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Losing a Wife

By Noel Braun, author of No Way to Behave at a Funeral.


Maris, my wife of forty-two years died by suicide on the 30th October 2004. following years of struggling with depression. She tried everything to relieve her suffering-medication, counselling, acupuncture, hypnotherapy, meditation, innumerable self help books. She was seeing both a psychiatrist and psychologist at the time of her death.

I could not imagine how I could ever cope. I was standing on the cliffs of despair. I could have fallen off the edge, succumbed to despair and futility, taken to alcohol or to womanising. I wanted to withdraw into myself in isolation.

There was no way around my anguish. I met it head on. I decided that, although I had no choice in Maris’ tragedy, I did have choice in how I responded.

Instead of slumping into despondency and inertia, the sadness that I experienced led to a passion that gave tremendous energy and restlessness. I wanted to build something constructive, of benefit to myself and to others bereaved by a similar tragedy. I was desperate to reach out to others. I needed a focus. I concentrated on my writing, sought interviews with radio and newspapers and spoke to any group that was prepared to listen about the insidious nature of depression.

My restlessness led to undertaking a round-the-world trip in 2005 and again in 2006, part of my efforts to rediscover myself. In 2010 I walked the Pilgrims’ Way, known as the Camino, an ancient pilgrimage route that people have followed for one thousand years. I walked 760 kilometres through France to the border with Spain. This year, 2011, I plan to return and continue the walk through Spain to Santiago. I dedicate my pilgrimage to the memory of my wife Maris. She is a continuing presence in my life and continues to inspire me.

 I wrote my story and dedicated it to my wife. My hope was that my book might give some support to those whose lives have been shattered by a loved one’s suicide. I hope that others will find they are not alone in their anguish, their grief, their guilt, their feelings of inadequacy and inability to cope.  In particular, I want to reach out to other men. Men tackle grief in a different way, often totally avoiding facing it. Some men build a fortress around their feelings. The pain of loss is just as intense for men as for women, but society praises those who “hold up well," who maintain “a stiff upper lip," who adopt the strong, silent stance, as if the stoic mask provides some protection. On the contrary, instead of shielding against pain, the mask hurts. In hiding pain, it has to be carried silently and alone. Everyone handles grief differently but I believe you need a focus. You need to accept help and to share the suffering. In reaching out to others you help yourself.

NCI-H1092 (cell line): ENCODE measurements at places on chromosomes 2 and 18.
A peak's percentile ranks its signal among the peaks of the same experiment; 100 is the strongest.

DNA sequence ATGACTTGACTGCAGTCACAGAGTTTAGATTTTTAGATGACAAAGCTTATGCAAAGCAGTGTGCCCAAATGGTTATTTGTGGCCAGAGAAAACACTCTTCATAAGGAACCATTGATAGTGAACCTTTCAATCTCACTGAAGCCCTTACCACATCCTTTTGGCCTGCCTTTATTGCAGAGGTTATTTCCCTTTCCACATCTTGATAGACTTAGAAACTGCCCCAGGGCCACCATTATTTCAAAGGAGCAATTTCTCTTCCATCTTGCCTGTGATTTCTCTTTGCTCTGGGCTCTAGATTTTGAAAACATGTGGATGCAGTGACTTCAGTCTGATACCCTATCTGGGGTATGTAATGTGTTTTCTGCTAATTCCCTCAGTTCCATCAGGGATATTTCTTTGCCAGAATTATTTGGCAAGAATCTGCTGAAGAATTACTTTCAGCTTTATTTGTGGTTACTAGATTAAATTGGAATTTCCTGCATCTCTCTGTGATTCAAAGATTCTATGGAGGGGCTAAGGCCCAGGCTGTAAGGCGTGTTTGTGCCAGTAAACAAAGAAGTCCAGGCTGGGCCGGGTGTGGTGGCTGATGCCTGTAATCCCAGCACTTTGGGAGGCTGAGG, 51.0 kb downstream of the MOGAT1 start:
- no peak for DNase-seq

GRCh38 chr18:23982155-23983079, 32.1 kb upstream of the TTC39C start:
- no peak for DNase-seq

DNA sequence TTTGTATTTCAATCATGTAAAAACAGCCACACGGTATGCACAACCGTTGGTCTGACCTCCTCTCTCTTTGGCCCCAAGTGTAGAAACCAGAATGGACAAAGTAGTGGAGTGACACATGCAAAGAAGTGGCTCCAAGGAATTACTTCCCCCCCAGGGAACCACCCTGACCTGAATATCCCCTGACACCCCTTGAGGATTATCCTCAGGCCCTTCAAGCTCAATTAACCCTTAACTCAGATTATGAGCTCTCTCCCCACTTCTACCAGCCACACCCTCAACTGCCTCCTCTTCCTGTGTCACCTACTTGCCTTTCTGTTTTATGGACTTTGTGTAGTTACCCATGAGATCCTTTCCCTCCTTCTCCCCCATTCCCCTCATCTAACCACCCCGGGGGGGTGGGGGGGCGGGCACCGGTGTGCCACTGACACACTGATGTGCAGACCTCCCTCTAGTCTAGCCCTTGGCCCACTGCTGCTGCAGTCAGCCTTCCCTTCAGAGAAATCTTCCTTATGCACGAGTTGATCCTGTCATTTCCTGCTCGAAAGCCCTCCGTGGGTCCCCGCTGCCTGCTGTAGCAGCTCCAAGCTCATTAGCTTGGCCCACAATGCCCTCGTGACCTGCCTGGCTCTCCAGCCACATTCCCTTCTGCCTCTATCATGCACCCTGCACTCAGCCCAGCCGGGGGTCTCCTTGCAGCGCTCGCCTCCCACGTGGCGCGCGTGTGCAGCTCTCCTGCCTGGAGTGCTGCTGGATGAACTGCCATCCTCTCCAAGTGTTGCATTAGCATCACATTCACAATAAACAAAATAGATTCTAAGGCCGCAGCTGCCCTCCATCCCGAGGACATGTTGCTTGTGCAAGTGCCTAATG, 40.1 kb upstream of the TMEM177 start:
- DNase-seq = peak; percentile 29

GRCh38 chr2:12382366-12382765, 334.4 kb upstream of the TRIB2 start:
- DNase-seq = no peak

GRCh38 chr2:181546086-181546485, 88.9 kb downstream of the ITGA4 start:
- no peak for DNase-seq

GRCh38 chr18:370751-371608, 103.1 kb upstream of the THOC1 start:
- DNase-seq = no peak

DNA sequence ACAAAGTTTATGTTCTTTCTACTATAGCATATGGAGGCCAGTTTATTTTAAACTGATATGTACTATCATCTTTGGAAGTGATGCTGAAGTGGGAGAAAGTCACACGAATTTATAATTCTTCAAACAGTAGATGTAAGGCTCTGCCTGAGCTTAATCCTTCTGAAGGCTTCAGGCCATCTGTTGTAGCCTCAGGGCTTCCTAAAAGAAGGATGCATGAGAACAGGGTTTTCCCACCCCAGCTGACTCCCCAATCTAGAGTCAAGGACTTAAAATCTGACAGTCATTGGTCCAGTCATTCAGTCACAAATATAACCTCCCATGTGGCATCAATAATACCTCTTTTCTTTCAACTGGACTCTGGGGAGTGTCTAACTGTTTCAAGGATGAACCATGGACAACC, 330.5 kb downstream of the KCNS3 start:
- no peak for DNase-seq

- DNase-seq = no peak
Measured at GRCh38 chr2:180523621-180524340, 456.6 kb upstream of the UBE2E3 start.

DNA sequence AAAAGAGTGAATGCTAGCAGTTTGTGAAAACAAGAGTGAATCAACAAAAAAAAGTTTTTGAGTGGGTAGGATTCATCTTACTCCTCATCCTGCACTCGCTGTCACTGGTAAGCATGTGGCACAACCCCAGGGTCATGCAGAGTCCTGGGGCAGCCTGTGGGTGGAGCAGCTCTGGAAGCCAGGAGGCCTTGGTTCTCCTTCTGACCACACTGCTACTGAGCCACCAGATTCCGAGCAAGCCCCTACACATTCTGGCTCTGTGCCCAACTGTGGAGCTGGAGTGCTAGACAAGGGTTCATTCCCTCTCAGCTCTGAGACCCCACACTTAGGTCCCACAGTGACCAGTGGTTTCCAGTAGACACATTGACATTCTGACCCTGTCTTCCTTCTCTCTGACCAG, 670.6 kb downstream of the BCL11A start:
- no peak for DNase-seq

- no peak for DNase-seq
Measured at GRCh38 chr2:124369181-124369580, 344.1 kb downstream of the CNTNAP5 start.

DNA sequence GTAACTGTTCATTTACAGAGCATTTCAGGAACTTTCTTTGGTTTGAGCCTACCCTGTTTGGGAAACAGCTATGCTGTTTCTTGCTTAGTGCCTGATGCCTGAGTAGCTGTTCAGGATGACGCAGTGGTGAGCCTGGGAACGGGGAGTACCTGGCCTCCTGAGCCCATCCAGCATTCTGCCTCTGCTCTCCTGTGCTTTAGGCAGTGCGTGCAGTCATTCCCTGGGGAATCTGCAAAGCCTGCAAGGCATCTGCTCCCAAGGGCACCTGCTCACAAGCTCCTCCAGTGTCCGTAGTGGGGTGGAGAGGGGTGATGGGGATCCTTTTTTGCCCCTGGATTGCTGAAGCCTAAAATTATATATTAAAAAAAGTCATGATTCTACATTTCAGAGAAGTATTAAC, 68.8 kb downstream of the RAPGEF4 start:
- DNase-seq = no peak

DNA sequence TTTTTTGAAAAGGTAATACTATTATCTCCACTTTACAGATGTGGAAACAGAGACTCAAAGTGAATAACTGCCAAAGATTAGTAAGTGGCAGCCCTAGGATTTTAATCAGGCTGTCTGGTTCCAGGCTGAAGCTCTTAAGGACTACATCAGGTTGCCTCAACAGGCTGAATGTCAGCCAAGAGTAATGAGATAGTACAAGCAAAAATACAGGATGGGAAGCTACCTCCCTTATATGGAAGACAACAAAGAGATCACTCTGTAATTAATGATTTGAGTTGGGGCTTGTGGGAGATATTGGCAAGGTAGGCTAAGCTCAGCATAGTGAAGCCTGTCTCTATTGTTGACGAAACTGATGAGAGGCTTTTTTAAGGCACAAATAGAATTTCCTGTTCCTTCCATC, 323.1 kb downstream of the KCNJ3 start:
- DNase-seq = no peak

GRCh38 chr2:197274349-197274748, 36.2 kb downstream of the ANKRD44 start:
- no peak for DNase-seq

There is always hope in the worst of situations.

Comments

04/27/2014 at 2:36 AM
Greg Hood
I lost my wife 11 Feb 14. Four days before my birthday and 5 days before hers. She had been in pain seeing a psychiatrist every 2 weeks. She slipped into very deep despair when our beloved cat died from her illness feline leukemia. I left for work and spoke with her on the telephone during lunch and she told me to get something for dinner and we discussed what I was going to get. I got home at the usual time and she wasn't home. I found on the coffee table a note form her saying "I'm so sorry". She left her bank books her address book the deed to the house. I was calling her cell phone leaving messages and waited for her to return home. Because I never thought she would do something like this. When she didn't come home in the morning I contacted her family and told them I thought something was wrong and asked them to contact the police. (We live in Japan). She drove to a hardware store bought a charcoal heater and lit a fire and with the help of sleep medication fell asleep and never woke up. We found her 24 hours later using her cell phone GPS. They estimated she died around 8 PM that evening I was waiting for her. I am devastated, crippled mentally and emotionally. I need help coping with this crippling grief. Thank you.
12/14/2013 at 1:01 PM
Ray
My wife committed suicide November 17, 2013. I really don't know how to cope without her. I got home from work that evening and found her in our bed. She had shot herself. I really want to go be with her, but what do I do about my kids? They're grown and on their own.
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